Remarks at the launch of The Consul by Ian Kemish, Lowy Institute, Sydney

  • Speech, E&OE

Good evening Ian, Michael and Natasha.

I would like to start by acknowledging the Traditional Owners of the land on which we meet, the Gadigal people of the Eora Nation, and pay my respect to Elders, past and present.

I’d also like to acknowledge any Aboriginal and Torres Strait Island people here with us this evening.

It’s a great pleasure to be here at the Lowy Institute for the launch of Ian’s book, The Consul: An insider account from Australia’s diplomatic frontline.

Ian’s book provides us with a personal perspective into the world of consular work, and its evolution through the rise of terrorism, cheap flights and the internet.

It’s a compelling read.

It takes us to all the corners of the world and shows us leadership in times of crisis, empathy in the face of tragedy, and celebrates the highest ideals of public service.

But most of all, Ian’s book left me feeling deeply proud to be Australian.

This is a sentiment I know many in our consular service share.

Ian, you wrote about your friend and colleague Roger, who died in a light plane crash in Vanuatu, and the kindness that consular officials showed Roger’s family, and yourself.

And you included a reflection Roger left you with on a rainy Canberra morning outside the DFAT offices:

“He turned to me, and without a hint of irony, said, ‘isn’t it a great feeling, knowing we’re doing this for Australia’”

And I’m pleased Roger’s former wife Chrissy is able to join us this evening.

In this book, time and time again the Australian spirit shines through.

When people are at their lowest, in loss and grief and terror, we see Australians standing in solidarity with their compatriots.

Following the 2002 Bali bombing, Ian tells the story of expat Australians, unprompted, turning up to help.

Volunteering to phone hospitals and hotels to search for the missing and injured.  

Demonstrating the Australian instinct to get in and help – an instinct DFAT’s consular division has professionalised through training and expertise.
Ian also tells us about Lyall Crawford at the Australian Embassy in Kathmandu who was responsible for the rescue of an Australian climbing party in the Himalayas.

The operation was part diplomacy: liaising with Chinese officials to allow a Nepalese military helicopter to enter Chinese airspace.

But mostly it was courage: having completed the dangerous rescue operation, Lyall agreed to go back into the mountains for a second day in extraordinary circumstances to recover the body of a deceased Australian.

All in the name of bringing an Australian home.

This demonstration of the Australian spirit continues beyond the conclusion of Ian’s book.

Diana Shi was part of the crisis team despatched to Poland to help Australian’s who were caught up in Russia’s illegal and immoral invasion of Ukraine.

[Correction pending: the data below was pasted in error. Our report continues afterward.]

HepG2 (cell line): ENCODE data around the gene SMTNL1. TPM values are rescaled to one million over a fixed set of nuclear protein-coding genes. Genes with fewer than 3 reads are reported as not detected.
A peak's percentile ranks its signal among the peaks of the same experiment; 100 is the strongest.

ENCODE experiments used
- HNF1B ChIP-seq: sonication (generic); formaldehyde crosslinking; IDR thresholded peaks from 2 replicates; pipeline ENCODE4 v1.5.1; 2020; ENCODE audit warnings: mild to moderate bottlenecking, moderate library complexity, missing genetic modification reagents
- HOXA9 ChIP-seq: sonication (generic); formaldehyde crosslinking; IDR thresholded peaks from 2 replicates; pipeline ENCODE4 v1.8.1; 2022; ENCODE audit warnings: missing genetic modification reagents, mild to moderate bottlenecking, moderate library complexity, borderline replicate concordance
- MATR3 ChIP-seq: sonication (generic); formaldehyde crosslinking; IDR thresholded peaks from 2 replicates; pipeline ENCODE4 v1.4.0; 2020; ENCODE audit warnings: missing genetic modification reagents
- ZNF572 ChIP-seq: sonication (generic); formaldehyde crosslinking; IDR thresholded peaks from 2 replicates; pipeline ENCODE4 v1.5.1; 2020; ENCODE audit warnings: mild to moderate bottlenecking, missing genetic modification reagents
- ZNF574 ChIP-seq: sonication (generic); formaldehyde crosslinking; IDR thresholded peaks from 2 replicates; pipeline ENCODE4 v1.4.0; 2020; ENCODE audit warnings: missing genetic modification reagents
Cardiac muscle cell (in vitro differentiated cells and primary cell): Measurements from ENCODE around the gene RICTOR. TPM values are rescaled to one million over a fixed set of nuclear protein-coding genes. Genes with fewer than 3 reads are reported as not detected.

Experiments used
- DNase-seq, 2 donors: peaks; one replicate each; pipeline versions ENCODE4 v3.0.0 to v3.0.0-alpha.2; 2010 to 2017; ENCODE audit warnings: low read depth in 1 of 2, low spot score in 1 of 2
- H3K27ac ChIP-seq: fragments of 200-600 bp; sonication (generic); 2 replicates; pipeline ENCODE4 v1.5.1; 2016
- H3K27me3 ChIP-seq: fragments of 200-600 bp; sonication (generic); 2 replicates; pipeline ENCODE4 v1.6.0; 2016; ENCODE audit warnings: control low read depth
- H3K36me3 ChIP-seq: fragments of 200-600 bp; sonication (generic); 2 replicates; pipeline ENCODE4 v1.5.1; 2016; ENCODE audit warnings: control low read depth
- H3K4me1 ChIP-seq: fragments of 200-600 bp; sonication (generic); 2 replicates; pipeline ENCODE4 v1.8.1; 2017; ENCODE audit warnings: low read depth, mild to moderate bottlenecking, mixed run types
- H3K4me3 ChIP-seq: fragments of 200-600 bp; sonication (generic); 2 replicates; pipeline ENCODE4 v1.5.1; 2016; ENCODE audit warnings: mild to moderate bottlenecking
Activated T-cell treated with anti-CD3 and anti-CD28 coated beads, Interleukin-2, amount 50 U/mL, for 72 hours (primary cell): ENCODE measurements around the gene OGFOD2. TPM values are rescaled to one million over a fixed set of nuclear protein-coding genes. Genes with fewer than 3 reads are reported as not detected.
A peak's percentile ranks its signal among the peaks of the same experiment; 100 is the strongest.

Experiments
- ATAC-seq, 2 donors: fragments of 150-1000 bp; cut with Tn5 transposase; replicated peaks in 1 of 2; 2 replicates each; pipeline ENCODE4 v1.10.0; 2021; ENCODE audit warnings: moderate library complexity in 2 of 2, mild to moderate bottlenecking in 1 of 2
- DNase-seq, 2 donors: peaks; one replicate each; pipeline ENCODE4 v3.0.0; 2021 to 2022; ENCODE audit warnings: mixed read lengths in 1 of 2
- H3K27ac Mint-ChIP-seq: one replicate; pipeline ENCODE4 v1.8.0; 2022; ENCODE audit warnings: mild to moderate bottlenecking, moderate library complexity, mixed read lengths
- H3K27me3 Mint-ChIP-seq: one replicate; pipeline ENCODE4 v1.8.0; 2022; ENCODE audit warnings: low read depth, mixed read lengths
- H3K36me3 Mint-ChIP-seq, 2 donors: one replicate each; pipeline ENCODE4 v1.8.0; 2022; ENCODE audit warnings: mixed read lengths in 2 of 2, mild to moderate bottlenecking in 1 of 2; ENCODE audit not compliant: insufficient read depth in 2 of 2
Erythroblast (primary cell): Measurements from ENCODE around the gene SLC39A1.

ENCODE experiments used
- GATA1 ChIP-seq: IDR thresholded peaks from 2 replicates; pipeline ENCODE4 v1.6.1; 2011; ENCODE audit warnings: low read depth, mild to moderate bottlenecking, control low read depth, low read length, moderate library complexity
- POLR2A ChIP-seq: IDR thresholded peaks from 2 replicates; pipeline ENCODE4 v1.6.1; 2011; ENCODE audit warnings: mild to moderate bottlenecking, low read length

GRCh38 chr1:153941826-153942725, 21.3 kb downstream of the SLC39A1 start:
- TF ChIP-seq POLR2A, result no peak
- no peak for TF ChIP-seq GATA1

Following the tragic death of Michael O’Neill, and with large parts of the country under siege, Diana and her team went to extraordinary lengths working with Ukrainian military, officials, and local funeral directors to recover his remains from the front lines and get them back to Poland.

Diana flew the remains back to Michael’s family in the close-knit community of Geeveston, Tasmania, less than 24 hours before his memorial service.

The actions taken by Lyall, Diana and those Australian volunteers in Bali in 2002 are not described in any DFAT policy document or procedure manual.

They did it because it was the right thing to do.

Kemish quotes former DFAT Secretary Frances Adamson in the book: it was put to Adamson that DFAT officers were people willing to get things done.

Adamson replied, “that’s not necessarily because we’re diplomats, it probably has to do with the fact we are Australian.”

This is why the Albanese Government will continue to resource and support our consular services and extend a helping hand to our nationals overseas – because we are Australian.

It’s the right thing to do and it’s what Australians expect us to do.

But in 2022 the task of delivering high quality consular services is significantly more challenging than in previous years.

The most pressing of these challenges is COVID-19, and its impact on the way we travel.

While I remain critical of decisions made by the former government that caused so many Australians to be left stranded in precarious circumstances, I would like to take a moment to recognise all the DFAT staff who served overseas during the pandemic through border closures.

That we sustained our overseas presence and that many of you went for extraordinary lengths of time without seeing your families or coming home is a testament to your resilience and commitment to service.